Pentidotea resecata (Stimpson, 1857)Common name: Concave isopod, eelgrass isopod, cut-tailed isopod, seaweed isopod, kelp isopod, transparent isopod
|Synonyms: Idotea resecata, Idothea resecata|
|Pentidotea resecata found by Heidee Leno at Shannon Point.|
|Photo taken by Heidee Leno, July 2002|
How to Distinguish from Similar Species: No other local isopod has a concave posterior margin to its pleotelson.
Habitat and Geographical Range: Pentidotea resecata generally appear from Alaska to the tip of Baja California and Mazatlan (Mexico). They prefer to be among eelgrass (Zostera) or kelps (Macrocystis and Pelagophycus).
Depth Range: Intertidal to 18 m
Biology/Natural History: When placed
on a substratum, the isopod will reorient itself along the long axis of
its substratum and if placed otherwise, it immediately reorients itself.
P. resecata prefers to feed on algae such as Macrocystis,
porra, Eisenia arborea, Pterygophora californica, and
Egregia laevigata, or on eelgrass (Zostera). These
animals appear to be temperature and salinity sensitive. A temperature
of 15 degress Celsius is an optimum temperature for P. resecata.
If temperatures reach between 29 and 31 degrees Celsius, the animal will
die. If the isopod is placed in fresh water it survives a little
over an hour in comparison with 33 hours in 125% seawater. Development
of these isopods is a bit unclear, but studies show that the general body
form changes little during growth. Features such as segment number
and setae number vary directly with size, each molt providing further change.
The species blends in with the kelp or eelgrass that it is on, and can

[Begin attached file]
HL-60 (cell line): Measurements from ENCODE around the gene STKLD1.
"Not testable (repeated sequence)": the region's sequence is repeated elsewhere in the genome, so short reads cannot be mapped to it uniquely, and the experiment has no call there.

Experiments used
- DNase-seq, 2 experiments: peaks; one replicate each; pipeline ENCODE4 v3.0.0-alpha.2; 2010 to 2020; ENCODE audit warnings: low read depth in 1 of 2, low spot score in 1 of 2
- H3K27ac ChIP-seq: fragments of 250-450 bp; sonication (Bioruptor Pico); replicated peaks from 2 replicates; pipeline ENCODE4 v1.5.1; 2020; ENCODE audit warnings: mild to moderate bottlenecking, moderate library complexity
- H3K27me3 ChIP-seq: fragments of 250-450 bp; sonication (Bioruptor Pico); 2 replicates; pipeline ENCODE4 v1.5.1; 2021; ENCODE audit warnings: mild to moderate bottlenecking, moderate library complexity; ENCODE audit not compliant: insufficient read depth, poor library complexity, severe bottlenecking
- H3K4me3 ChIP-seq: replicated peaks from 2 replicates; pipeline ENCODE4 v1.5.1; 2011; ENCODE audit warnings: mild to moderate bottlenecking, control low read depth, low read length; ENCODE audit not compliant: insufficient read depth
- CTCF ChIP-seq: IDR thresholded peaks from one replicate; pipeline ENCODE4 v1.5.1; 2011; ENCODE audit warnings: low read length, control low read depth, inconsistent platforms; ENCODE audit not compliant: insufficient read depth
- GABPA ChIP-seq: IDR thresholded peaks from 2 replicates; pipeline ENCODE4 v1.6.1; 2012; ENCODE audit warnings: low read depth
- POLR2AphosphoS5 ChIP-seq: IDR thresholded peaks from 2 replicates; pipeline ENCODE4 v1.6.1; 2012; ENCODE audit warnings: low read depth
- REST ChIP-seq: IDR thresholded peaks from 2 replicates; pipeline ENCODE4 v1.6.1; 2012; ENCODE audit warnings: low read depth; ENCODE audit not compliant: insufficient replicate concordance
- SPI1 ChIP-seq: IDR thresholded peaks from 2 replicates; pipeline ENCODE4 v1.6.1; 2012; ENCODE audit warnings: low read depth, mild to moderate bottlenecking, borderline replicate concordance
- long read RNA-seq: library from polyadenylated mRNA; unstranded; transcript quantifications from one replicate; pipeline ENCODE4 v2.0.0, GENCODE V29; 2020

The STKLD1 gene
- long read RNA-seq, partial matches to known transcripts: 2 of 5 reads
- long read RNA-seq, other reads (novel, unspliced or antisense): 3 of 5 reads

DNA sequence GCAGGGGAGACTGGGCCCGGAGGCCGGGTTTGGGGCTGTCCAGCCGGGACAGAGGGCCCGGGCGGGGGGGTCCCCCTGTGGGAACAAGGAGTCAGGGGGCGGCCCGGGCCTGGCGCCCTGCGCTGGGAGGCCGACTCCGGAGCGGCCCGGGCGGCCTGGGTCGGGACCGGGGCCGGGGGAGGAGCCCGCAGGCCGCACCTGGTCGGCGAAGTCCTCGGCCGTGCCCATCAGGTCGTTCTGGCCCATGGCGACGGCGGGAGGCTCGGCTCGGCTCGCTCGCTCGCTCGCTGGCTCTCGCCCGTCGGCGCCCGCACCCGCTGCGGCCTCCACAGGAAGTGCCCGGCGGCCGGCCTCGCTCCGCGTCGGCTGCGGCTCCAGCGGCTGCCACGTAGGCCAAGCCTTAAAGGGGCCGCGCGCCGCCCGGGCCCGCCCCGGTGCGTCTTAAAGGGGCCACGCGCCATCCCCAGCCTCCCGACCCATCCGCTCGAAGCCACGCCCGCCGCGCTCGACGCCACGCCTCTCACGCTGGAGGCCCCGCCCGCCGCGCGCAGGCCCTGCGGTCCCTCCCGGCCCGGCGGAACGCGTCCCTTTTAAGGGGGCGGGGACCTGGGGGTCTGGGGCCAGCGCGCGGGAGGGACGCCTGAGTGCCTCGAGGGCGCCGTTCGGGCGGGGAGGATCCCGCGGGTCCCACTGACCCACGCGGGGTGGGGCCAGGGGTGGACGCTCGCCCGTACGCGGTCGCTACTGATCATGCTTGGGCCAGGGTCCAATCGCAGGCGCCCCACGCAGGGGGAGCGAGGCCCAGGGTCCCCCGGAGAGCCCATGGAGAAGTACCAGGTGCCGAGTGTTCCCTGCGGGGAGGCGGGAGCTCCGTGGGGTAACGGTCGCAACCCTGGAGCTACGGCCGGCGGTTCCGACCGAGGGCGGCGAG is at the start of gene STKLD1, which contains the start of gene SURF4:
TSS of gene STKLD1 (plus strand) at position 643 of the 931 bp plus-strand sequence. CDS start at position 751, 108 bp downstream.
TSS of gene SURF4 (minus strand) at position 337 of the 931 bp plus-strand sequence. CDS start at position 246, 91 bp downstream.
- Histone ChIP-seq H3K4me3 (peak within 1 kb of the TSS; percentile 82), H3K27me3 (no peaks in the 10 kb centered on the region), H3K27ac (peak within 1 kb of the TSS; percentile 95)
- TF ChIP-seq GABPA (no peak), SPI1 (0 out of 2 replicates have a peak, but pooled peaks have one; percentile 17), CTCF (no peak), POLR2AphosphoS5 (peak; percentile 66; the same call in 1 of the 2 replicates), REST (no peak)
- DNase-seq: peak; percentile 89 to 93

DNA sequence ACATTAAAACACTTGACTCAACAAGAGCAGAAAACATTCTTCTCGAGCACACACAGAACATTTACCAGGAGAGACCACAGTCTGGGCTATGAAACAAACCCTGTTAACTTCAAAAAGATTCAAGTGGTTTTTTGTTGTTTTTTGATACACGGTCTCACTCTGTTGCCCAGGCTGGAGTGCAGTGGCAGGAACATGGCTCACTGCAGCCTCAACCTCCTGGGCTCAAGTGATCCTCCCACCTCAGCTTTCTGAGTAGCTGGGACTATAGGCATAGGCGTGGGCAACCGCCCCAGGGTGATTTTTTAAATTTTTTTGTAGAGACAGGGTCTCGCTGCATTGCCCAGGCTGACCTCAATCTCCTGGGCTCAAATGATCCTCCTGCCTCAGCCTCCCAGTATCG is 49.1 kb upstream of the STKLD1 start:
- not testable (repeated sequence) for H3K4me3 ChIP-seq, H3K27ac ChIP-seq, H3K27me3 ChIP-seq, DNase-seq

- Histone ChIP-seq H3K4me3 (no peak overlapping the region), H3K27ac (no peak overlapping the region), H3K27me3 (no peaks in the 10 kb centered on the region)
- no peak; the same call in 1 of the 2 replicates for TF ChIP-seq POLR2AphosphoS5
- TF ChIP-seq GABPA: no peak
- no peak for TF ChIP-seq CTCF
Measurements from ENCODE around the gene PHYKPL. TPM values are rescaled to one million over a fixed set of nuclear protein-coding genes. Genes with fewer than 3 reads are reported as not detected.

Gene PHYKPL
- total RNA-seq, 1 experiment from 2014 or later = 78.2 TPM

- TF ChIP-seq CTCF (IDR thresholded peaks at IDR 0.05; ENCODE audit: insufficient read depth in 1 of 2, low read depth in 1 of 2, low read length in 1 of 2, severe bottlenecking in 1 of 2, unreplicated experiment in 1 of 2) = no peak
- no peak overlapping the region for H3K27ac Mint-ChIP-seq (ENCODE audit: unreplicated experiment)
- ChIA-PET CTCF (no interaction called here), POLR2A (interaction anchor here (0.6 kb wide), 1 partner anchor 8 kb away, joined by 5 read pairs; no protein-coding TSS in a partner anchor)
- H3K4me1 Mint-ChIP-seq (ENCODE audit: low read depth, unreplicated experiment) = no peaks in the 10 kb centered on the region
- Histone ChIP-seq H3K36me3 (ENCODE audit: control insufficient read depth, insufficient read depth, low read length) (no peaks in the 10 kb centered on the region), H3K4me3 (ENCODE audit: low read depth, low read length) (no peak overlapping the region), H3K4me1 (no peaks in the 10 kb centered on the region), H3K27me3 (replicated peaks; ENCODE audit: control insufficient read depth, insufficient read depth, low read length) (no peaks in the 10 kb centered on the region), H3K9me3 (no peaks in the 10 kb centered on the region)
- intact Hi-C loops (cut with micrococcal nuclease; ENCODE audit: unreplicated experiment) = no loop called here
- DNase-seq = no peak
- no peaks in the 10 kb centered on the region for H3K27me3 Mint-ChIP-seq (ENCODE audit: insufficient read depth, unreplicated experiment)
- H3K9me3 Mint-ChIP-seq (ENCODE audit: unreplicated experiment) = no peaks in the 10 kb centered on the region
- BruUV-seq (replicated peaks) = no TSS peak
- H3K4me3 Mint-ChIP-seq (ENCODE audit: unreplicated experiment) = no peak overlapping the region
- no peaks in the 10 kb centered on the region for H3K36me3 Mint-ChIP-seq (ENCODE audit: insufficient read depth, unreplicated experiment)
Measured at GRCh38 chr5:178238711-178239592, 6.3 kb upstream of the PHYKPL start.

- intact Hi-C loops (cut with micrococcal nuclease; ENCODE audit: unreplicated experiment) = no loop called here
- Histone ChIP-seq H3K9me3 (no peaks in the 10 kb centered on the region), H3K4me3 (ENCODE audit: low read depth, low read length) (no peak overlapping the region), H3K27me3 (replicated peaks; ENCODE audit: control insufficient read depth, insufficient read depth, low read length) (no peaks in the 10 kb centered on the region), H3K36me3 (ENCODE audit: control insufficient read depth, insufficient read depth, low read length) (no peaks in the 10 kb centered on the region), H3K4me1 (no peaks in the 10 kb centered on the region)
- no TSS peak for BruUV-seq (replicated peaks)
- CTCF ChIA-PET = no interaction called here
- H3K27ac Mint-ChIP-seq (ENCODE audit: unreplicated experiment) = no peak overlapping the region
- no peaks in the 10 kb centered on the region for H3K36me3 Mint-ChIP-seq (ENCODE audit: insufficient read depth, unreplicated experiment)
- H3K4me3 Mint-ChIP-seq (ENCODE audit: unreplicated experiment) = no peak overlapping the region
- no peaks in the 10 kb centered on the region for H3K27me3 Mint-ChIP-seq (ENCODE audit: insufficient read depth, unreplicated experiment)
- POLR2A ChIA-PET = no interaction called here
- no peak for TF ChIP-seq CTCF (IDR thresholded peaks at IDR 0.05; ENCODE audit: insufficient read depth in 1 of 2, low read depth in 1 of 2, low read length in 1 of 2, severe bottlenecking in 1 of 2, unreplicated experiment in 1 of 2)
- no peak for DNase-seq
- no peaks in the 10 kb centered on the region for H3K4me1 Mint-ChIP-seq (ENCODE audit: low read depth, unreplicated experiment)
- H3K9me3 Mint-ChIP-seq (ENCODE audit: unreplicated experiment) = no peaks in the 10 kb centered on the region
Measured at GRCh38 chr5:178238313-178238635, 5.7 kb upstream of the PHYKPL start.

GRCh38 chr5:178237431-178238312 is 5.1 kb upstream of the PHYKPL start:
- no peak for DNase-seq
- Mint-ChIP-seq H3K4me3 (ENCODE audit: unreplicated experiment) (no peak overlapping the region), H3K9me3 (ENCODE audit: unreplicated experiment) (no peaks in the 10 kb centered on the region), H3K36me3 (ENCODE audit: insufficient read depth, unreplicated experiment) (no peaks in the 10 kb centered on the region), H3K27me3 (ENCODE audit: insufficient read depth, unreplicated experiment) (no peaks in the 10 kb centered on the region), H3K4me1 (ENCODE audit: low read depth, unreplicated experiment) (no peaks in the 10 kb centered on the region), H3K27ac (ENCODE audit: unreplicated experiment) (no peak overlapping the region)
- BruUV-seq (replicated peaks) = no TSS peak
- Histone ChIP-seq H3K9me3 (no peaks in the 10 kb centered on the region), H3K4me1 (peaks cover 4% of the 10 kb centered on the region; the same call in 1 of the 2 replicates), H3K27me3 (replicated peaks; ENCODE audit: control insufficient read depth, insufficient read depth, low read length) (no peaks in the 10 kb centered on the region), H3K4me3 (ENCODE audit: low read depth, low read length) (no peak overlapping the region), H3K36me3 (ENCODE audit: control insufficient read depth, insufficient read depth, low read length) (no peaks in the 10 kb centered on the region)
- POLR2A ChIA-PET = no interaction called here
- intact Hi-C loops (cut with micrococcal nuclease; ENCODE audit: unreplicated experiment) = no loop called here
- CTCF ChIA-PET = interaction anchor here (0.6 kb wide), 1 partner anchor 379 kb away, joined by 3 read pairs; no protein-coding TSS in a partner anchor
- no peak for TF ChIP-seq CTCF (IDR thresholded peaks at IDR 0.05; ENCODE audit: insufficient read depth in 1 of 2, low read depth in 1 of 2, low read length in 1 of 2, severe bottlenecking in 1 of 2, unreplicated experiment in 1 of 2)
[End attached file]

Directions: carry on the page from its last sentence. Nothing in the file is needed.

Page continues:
also swim well using its pleopods.
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Flora and Fairbanks, 1966 (as Idothea (Pentidotea) resecata)
Kozloff, 1987, 1996
Smith and Carlton, 1975
Johnson and Snook, 1955 (as Pentidotea resecata)
Lamb and Hanby, 2005
Morris et al., 1985
O'Clair and O'Clair, 1998
Ricketts et al., 1985
Lee, W. L. and B. M. Gilchrist, 1972. Pigmentation, color change, and the ecology of the marine isopod Idotea resecata (Stimpson, 1857). Journal of Experimental Mararine Biology and Ecology 10: 1-27
McCluskey, Richard Laverne, 1966. Dietary regulation of growth and mortality in the isopod, Idotea resecata (Stimpson). Master's thesis, Walla Walla College. 23 pp.
Menzies, R.J. and R.J. Waidzunas, 1948. Post-embryonic growth changes in the isopod Pentidotea resecata (Stimpson) with remarks on their taxonomic significance. Biological Bulletin 95: 107-113
This male, 5 cm long not counting antennae, was found clinging to eelgrass in Padilla Bay. Note that this individual, from eelgrass, is greener than is usually seen in individuals which are feeding on brown algae. Males often have a prominent greenish stripe (or greenish-white in this indvidual) down the dorsal side. Photo by Dave Cowles, July 2008
This underside view of the same male as the above photo shows the flaplike uropods which enclose the pleopods on the ventral side of the pleon (to the left). Photo by Dave Cowles, July 2008
In this photograph of the mouthparts, the scalpel is holding out the maxilliped. The main, subchelate branch of the maxilliped can be seen just below and partly overlapping the scalpel blade. The maxillipedpalp, which has 5 articles (difficult to count in this photo), crosses the scalpel blade in front of the brown blotch. The darkened, sclerotized mandibles can be seen just above and to the left of the scalpel blade. Photo by Dave Cowles, July 2008
This large male, captured by Joanna Cowles and Shelley McLarty in Padilla Bay, is 6.4 cm long, much larger than the largest reported size for this species. Photo by Dave Cowles, August 2014